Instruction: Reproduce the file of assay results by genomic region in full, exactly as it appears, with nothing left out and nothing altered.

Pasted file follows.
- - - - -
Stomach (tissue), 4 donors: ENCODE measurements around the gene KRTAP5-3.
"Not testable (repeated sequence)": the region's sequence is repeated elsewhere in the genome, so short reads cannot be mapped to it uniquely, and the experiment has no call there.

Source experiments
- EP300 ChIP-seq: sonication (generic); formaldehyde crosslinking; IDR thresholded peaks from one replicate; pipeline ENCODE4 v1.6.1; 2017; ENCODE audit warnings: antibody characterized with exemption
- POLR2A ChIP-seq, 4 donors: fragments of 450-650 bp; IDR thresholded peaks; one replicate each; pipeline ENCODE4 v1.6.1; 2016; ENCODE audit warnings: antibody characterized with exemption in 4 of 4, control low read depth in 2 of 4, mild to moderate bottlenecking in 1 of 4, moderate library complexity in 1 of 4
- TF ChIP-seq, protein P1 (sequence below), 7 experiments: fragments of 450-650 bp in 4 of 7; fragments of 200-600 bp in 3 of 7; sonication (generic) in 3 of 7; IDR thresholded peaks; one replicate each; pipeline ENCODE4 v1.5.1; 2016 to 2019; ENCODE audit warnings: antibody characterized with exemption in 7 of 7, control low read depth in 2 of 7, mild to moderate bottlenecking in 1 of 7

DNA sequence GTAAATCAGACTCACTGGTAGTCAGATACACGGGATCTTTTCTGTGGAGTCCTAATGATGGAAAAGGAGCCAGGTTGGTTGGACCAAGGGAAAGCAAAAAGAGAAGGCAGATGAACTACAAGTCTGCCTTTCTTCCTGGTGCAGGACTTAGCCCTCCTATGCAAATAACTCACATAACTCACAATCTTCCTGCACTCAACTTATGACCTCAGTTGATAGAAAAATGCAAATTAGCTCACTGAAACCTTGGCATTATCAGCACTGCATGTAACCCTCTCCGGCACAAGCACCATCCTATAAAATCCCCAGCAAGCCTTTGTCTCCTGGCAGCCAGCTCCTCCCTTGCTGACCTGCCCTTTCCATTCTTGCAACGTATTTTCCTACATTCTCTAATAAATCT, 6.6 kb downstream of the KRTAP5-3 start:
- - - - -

Stomach (tissue), 4 donors: ENCODE measurements around the gene KRTAP5-3.
"Not testable (repeated sequence)": the region's sequence is repeated elsewhere in the genome, so short reads cannot be mapped to it uniquely, and the experiment has no call there.

Source experiments
- EP300 ChIP-seq: sonication (generic); formaldehyde crosslinking; IDR thresholded peaks from one replicate; pipeline ENCODE4 v1.6.1; 2017; ENCODE audit warnings: antibody characterized with exemption
- POLR2A ChIP-seq, 4 donors: fragments of 450-650 bp; IDR thresholded peaks; one replicate each; pipeline ENCODE4 v1.6.1; 2016; ENCODE audit warnings: antibody characterized with exemption in 4 of 4, control low read depth in 2 of 4, mild to moderate bottlenecking in 1 of 4, moderate library complexity in 1 of 4
- TF ChIP-seq, protein P1 (sequence below), 7 experiments: fragments of 450-650 bp in 4 of 7; fragments of 200-600 bp in 3 of 7; sonication (generic) in 3 of 7; IDR thresholded peaks; one replicate each; pipeline ENCODE4 v1.5.1; 2016 to 2019; ENCODE audit warnings: antibody characterized with exemption in 7 of 7, control low read depth in 2 of 7, mild to moderate bottlenecking in 1 of 7

DNA sequence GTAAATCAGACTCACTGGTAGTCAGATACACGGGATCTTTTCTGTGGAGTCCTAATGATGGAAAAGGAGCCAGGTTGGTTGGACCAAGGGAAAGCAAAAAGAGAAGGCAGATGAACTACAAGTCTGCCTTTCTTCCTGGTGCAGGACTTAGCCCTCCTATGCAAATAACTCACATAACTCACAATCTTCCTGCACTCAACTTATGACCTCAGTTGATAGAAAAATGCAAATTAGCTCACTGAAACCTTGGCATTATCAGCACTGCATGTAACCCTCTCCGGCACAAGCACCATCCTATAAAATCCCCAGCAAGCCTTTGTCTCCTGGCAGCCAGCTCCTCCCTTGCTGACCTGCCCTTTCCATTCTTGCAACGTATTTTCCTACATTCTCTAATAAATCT, 6.6 kb downstream of the KRTAP5-3 start: